MAFF kept BSE information to itself
MINISTRY of Agriculture officials denied the Cabinet Office access information about BSE, the official inquiry into the disease was told yesterday.
The Cabinet Office was alerted to the dangers of mad cow disease only when the first person died in 1995 from a new form of brain disease linked to BSE, said Sir William Stewart, the Governments former chief scientific officer.
Sir William, who worked in the Cabinet Office from 1992 to 1995, said MAFF officials rejected his advice that they should use independent experts to deal with the BSE problem.
“It did not keep me up to date with what was happening,” he said.
Mr Stewart said he believed Prof Roy Anderson of Oxford University would have been useful in this respect.
Prof Anderson has already told the inquiry that 250,000 cattle had been infected needlessly with BSE because a “culture of secrecy” in the ministry had prevented him from having access to important data.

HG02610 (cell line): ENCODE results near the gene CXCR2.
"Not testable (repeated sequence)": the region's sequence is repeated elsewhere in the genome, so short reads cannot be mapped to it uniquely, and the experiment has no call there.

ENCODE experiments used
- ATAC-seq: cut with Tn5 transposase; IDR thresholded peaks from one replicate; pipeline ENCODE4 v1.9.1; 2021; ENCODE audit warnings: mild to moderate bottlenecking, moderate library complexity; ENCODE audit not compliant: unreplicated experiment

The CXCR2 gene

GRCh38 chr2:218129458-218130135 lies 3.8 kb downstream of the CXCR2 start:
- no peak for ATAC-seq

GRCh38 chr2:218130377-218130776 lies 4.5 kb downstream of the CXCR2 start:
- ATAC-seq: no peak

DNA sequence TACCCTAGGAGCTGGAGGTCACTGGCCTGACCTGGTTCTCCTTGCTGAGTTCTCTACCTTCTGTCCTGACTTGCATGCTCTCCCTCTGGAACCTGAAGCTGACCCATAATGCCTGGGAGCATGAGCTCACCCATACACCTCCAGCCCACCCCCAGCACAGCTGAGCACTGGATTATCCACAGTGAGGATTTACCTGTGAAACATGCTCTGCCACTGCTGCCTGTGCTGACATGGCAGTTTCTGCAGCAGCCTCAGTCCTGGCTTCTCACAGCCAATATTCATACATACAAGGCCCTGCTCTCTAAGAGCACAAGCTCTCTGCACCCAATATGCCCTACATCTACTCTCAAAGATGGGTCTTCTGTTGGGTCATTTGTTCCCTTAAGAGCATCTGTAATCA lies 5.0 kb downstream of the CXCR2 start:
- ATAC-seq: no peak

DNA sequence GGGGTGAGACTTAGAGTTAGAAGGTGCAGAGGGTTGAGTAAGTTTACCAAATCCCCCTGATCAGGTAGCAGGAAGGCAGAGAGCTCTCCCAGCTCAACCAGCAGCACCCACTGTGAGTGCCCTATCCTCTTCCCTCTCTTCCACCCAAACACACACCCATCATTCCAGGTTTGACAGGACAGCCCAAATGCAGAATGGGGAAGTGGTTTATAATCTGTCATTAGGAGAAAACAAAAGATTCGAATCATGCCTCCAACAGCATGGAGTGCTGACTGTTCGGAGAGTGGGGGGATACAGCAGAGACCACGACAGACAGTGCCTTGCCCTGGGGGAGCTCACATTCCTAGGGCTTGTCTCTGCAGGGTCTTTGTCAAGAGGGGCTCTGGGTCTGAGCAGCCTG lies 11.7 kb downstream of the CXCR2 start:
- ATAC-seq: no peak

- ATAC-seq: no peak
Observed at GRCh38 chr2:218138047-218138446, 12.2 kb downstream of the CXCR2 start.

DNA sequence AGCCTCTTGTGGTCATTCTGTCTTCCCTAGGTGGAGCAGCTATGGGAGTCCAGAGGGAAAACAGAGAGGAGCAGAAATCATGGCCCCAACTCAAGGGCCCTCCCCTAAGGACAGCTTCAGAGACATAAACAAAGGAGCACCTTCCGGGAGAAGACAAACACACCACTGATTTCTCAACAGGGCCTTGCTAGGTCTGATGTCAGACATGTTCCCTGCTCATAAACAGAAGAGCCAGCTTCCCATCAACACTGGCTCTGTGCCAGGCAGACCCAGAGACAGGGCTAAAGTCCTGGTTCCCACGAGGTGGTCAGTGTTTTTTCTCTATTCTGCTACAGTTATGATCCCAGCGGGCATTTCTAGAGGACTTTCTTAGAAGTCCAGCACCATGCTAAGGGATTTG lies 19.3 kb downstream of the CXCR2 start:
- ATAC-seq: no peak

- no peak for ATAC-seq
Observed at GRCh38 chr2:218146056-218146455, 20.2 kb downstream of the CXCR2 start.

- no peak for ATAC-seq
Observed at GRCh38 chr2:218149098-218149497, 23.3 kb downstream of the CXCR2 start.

BSE was discovered in 1985. Some 29 people have died from a new variant of Creutzfeldt-Jakob disease which has been linked to BSE. The link was made public in March 1996.
- “Politics ruled MAFF during BSE crisis”, FWi, yesterday (21 October, 1998)
- Ministers considered culling whole national herd, FWi, yesterday (21 October, 1998)
- Inquiry asks MAFF to hand over BSE tape, FWi, 20 October, 1998
- Second document held back from BSE Inquiry, FWi, 20 October, 1998
- Meldrum withholds evidence from BSE Inquiry, FWi, 19 October, 1998
- The Daily Telegraph 22/10/98 page 14